The Different Causes Of Eating Disorders

Steven Gans, MD is board-certified in psychiatry and is an active supervisor, teacher, and mentor at Massachusetts General Hospital.

When a person gets sick, it’s natural to want to understand why. With eating disorders, which are associated with many myths and negative stereotypes, the question of causation can be especially confusing.

The culture at large commonly blames eating disorders on oversimplified explanations, such as the medias promotion of unrealistically slender models or on bad parenting. Even some health professionals buy into these explanations.

But research shows that familieslongtime scapegoatsdo not cause eating disorders, at least not in any simple, straightforward manner.

While growing up in a dysfunctional home could increase the risk for a number of psychological problems, including eating disorders, it does not condemn a child to an eating disorder or any other psychological disorder.

Scientists cant say for sure what exactly causes an eating disorder or predict who will develop an eating disorder. In general, most experts agree that eating disorders are complicated illnesses that stem not from a single cause but from a complex interaction of biological, psychological, and environmental factors. There are many different pathways to the development of an eating disorder from binge eating disorder to anorexia nervosa to bulimia nervosa.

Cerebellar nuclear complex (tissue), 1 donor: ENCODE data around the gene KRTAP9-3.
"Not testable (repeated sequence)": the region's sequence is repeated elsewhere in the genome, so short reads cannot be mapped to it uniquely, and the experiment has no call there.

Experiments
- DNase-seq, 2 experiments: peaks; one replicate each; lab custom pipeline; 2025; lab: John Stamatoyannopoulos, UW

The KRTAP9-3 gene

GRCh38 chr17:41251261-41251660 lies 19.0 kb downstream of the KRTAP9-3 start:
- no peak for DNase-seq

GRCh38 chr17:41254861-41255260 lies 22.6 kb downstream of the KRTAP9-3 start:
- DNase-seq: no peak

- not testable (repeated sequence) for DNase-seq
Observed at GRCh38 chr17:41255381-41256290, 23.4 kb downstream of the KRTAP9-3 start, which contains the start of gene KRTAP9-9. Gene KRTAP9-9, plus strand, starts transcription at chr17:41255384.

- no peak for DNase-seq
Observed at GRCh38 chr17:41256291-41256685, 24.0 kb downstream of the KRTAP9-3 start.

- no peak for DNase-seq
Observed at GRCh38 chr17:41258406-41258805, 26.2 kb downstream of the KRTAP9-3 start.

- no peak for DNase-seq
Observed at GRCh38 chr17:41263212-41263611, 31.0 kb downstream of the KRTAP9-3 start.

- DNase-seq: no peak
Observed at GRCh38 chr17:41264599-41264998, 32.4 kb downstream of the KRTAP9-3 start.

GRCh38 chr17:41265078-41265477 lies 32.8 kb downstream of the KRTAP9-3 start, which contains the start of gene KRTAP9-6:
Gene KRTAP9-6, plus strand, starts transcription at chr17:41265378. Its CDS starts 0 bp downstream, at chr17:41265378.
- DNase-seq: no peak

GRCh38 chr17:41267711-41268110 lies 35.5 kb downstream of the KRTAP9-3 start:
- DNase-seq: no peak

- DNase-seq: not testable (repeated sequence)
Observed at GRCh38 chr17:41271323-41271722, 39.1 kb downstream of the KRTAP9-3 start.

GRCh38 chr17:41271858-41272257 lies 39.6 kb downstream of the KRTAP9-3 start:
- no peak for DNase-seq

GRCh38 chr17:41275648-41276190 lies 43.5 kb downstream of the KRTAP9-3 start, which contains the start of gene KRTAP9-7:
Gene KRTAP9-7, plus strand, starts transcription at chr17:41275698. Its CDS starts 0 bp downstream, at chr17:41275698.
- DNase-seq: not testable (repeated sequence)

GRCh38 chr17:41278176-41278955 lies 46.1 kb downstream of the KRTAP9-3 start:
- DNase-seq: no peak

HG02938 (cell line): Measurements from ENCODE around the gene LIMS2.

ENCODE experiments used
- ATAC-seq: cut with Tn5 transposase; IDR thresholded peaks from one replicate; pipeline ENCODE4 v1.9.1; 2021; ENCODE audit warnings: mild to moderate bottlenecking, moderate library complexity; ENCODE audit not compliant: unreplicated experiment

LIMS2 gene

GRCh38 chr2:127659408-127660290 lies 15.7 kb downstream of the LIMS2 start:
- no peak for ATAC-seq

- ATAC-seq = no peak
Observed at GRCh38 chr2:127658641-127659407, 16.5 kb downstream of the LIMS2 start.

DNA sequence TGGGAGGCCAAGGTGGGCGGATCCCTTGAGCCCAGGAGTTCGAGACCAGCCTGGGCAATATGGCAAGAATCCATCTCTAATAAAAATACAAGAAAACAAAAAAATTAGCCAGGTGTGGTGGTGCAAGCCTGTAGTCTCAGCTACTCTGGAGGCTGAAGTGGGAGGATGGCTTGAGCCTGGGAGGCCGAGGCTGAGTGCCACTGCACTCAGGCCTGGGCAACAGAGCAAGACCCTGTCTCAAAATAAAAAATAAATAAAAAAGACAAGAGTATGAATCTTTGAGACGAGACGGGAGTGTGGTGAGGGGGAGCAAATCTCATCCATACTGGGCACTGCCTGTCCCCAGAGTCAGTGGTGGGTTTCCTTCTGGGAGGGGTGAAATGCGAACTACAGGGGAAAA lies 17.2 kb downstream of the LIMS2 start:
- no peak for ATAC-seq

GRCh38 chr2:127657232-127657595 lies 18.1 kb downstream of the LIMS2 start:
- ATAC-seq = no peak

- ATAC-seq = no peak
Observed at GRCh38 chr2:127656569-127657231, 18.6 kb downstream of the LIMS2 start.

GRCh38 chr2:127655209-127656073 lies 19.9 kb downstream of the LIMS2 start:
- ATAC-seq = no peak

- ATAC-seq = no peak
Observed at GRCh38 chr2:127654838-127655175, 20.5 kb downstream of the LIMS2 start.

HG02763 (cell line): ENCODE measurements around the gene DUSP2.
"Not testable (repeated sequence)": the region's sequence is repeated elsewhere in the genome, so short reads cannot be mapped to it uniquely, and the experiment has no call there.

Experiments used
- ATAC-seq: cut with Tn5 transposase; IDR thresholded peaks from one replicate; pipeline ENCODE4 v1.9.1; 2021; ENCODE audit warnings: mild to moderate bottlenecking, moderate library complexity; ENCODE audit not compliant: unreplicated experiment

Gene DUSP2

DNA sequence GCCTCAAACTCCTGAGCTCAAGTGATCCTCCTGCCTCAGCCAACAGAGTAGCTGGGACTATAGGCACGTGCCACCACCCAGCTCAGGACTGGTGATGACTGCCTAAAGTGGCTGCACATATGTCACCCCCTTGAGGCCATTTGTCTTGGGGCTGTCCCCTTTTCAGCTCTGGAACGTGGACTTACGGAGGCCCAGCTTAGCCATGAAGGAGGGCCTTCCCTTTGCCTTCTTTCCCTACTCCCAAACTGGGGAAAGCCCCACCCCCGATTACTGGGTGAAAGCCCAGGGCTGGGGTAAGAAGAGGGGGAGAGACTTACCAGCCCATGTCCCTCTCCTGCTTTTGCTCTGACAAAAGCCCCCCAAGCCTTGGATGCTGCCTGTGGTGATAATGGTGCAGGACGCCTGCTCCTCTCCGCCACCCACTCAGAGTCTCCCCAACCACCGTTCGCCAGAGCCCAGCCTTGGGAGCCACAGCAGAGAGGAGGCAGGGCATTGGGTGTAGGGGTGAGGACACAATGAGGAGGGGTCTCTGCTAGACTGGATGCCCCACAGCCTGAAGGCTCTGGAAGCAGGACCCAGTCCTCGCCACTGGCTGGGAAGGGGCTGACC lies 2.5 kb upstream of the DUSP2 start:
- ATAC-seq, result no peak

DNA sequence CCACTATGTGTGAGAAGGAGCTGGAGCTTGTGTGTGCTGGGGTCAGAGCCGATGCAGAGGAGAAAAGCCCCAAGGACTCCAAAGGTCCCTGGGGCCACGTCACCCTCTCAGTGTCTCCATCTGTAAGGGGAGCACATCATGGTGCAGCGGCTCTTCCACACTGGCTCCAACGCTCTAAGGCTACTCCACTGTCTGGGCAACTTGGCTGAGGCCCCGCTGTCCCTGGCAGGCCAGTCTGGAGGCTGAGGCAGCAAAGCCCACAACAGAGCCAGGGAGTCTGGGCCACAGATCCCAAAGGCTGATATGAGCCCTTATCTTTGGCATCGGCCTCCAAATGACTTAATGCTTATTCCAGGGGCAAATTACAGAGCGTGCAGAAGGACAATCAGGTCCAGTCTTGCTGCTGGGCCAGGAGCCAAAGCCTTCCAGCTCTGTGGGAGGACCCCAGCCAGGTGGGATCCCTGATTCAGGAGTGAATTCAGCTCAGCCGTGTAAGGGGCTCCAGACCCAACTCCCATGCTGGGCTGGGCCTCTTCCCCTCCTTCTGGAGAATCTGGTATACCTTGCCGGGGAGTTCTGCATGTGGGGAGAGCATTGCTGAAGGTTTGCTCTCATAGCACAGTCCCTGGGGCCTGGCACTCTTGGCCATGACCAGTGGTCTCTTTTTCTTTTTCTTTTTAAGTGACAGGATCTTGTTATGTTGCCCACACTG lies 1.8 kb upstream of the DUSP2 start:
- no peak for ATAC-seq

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What Is Anorexia Nervosa

Individuals with anorexia nervosa are unable or unwilling to maintain a body weight that is normal or expected for their age and height. Typically, this means that a person is less than 85% of their expected weight. Even when underweight, individuals with anorexia continue to be fearful of weight gain. Their thoughts and feelings about their size and shape have profound impact on their sense of self and their self-esteem. They often do not recognize or admit the seriousness of their weight loss and deny that it may have permanent adverse health consequences. Women with anorexia nervosa often stop having their periods.

There are two subtypes of anorexia nervosa. In the restricting subtype, people maintain their low body weight purely by restricting food intake and, possibly, by exercise. Individuals with the binge-eating/purging type also restrict their food intake, but also regularly engage in binge eating and/or purging behaviors such as self-induced vomiting or the misuse of laxatives, diuretics or enemas. Many people move back and forth between subtypes during the course of their illness.

Gene And Environment Interplay

Eating disorders

Neither genes nor environment cause eating disorders on their own. Eating disorders are likely the result of a complicated interplay of these factors. Even when a precipitating factor can be identified, there is almost always a combination of other contributing factors. The precipitating factor is most likely the trigger that tripped a cascade of events.